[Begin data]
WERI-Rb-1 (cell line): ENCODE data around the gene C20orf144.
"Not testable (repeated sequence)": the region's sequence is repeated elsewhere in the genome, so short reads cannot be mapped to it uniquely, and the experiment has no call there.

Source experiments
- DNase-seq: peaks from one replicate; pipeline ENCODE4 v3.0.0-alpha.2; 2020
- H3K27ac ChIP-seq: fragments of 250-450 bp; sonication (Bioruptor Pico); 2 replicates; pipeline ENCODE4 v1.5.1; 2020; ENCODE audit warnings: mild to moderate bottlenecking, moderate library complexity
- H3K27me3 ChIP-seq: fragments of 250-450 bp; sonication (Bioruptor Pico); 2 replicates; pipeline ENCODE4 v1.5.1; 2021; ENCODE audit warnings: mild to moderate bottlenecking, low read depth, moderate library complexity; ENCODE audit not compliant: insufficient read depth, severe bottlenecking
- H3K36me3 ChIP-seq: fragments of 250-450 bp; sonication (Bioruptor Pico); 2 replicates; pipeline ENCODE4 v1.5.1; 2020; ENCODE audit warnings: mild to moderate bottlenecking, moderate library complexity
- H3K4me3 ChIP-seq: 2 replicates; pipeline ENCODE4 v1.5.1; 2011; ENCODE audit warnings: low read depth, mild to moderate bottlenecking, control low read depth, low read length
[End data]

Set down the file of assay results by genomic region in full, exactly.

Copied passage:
WERI-Rb-1 (cell line): ENCODE data around the gene C20orf144.
"Not testable (repeated sequence)": the region's sequence is repeated elsewhere in the genome, so short reads cannot be mapped to it uniquely, and the experiment has no call there.

Source experiments
- DNase-seq: peaks from one replicate; pipeline ENCODE4 v3.0.0-alpha.2; 2020
- H3K27ac ChIP-seq: fragments of 250-450 bp; sonication (Bioruptor Pico); 2 replicates; pipeline ENCODE4 v1.5.1; 2020; ENCODE audit warnings: mild to moderate bottlenecking, moderate library complexity
- H3K27me3 ChIP-seq: fragments of 250-450 bp; sonication (Bioruptor Pico); 2 replicates; pipeline ENCODE4 v1.5.1; 2021; ENCODE audit warnings: mild to moderate bottlenecking, low read depth, moderate library complexity; ENCODE audit not compliant: insufficient read depth, severe bottlenecking
- H3K36me3 ChIP-seq: fragments of 250-450 bp; sonication (Bioruptor Pico); 2 replicates; pipeline ENCODE4 v1.5.1; 2020; ENCODE audit warnings: mild to moderate bottlenecking, moderate library complexity
- H3K4me3 ChIP-seq: 2 replicates; pipeline ENCODE4 v1.5.1; 2011; ENCODE audit warnings: low read depth, mild to moderate bottlenecking, control low read depth, low read length